I had seen this in the cinema some 7 or 8 months ago and when I saw it on sale on DVD, I snatched it up immediately; this is a film I will definitely watch many times before it's exhausted its fascination.
This is unquestionably one of the strangest films ever made, and one of the most intriguing and even beautiful. Slight spoiler: *It does NOT have a happy ending, but it IS, nevertheless, a tremendously positive ending.* The love story involved is complex and clearly developed with an eye firmly fixed on the morality, ideas, and misinformation endemic to the early 18th century, when the "real life story" took place. Nevertheless, the film is chockablock full of some very strange anachronisms. Nevertheless, both the buddy I saw it with and I were able, very early on in the film, to adapt easily to that. Subsequently, I DID find out that, as I had expected, Greyson, the director, and Lewis, the writer along with Greyson, did those wild anachronisms deliberately in order to underscore, so to speak, the fact that racism, homophobia and class differences are as alive and well in the 21st century as they were in the 18th.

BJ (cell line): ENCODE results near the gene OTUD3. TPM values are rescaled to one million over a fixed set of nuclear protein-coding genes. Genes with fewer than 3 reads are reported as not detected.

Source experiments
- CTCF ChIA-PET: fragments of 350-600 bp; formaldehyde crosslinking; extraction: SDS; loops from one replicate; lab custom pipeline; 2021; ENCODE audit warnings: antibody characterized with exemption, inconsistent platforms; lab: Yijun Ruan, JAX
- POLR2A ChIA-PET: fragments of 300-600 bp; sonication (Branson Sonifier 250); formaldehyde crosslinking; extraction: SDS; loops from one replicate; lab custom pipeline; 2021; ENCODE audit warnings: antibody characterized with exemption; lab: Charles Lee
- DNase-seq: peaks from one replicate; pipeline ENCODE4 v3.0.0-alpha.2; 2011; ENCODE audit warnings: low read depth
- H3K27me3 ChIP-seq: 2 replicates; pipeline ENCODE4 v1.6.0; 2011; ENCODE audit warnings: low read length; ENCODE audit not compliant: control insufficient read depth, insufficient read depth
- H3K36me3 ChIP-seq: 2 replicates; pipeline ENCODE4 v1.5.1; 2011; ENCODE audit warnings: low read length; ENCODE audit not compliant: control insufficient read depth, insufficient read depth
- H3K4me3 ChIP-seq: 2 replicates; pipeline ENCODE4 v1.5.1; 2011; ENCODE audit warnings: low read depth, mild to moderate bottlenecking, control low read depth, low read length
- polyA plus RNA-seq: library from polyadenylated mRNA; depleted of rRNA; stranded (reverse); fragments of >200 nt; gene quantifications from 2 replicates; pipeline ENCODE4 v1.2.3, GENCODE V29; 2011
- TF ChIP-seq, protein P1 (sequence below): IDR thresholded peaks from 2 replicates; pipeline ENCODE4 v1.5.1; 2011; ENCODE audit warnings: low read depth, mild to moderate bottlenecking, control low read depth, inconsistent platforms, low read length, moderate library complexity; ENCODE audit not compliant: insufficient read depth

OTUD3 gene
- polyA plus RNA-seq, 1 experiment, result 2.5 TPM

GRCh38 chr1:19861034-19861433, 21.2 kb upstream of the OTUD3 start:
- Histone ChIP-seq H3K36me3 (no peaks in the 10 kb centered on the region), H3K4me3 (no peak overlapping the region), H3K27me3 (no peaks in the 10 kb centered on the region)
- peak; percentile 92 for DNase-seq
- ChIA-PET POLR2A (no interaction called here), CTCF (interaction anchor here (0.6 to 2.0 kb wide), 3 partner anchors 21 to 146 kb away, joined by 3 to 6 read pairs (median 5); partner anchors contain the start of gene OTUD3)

The main focus is on the two lovers, but the Scottish botanist -- Spoiler: *present more as observer and sympathizer as anything else, though he is a major plot element* -- helps to open the story out to a much wider impact than a "mere" prison romance could allow for.
Beautifully acted (particularly Rouxnet Brown, Neil Sandilands (the lovers) and Shaun Smyth (the Scots botanist, though ALL really do a splendid job with difficult material), for a film that was made on the merest wisp of funding fantastic production values, and, IMHO, great heart.
A Canadian/South African Film Treaty movie, it pleased me enormously to learn that some of that micro-funding actually came from the government of SA! My major criticism of the film is the somewhat confused subtitling: There are, apparently, some four languages used in the film, Afrikans, Dutch, English and the click tongue of the Bushmen. *Once or twice the language on screen was subtitled in a non-English language.* A bit frustrating but scarcely off-putting.
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